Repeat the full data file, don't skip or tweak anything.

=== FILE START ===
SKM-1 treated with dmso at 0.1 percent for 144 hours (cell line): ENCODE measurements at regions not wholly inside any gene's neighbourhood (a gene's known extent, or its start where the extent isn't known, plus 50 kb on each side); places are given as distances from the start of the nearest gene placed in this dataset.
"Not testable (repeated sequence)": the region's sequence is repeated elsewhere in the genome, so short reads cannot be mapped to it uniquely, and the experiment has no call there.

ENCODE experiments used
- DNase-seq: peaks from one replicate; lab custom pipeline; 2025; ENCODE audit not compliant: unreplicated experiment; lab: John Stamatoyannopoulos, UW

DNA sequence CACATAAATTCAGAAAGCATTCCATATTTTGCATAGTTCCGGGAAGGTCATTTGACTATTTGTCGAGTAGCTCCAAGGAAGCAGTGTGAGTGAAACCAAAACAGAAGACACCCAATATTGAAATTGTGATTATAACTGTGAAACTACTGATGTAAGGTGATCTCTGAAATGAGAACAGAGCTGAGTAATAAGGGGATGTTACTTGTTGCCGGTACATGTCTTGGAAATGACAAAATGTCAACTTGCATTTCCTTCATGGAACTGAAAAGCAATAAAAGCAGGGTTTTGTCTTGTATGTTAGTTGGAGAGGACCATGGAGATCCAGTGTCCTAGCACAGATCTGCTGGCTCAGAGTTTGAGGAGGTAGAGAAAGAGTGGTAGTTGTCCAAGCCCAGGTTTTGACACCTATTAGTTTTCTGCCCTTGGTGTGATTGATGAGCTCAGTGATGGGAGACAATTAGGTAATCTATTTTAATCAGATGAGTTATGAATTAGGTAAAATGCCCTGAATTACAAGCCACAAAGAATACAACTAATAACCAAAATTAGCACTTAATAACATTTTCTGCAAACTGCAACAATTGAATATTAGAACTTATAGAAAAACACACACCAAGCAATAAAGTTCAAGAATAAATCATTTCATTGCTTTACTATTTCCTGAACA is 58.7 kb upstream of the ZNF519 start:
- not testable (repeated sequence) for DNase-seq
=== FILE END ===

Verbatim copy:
SKM-1 treated with dmso at 0.1 percent for 144 hours (cell line): ENCODE measurements at regions not wholly inside any gene's neighbourhood (a gene's known extent, or its start where the extent isn't known, plus 50 kb on each side); places are given as distances from the start of the nearest gene placed in this dataset.
"Not testable (repeated sequence)": the region's sequence is repeated elsewhere in the genome, so short reads cannot be mapped to it uniquely, and the experiment has no call there.

ENCODE experiments used
- DNase-seq: peaks from one replicate; lab custom pipeline; 2025; ENCODE audit not compliant: unreplicated experiment; lab: John Stamatoyannopoulos, UW

DNA sequence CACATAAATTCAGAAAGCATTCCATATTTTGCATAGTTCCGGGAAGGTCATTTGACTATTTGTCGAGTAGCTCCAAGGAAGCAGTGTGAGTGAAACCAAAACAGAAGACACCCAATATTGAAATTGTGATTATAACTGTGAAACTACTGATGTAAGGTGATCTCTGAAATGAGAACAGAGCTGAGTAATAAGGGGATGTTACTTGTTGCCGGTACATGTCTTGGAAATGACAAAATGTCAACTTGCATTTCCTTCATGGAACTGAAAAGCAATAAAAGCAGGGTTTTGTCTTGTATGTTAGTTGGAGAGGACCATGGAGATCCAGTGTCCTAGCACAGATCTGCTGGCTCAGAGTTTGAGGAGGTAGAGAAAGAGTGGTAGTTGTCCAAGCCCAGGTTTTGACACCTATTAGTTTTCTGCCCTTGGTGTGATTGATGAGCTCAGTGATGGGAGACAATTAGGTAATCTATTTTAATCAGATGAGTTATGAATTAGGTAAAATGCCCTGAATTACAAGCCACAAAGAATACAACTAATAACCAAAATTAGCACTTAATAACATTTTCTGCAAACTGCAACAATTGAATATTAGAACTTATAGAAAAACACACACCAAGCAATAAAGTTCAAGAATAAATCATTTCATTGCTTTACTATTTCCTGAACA is 58.7 kb upstream of the ZNF519 start:
- not testable (repeated sequence) for DNase-seq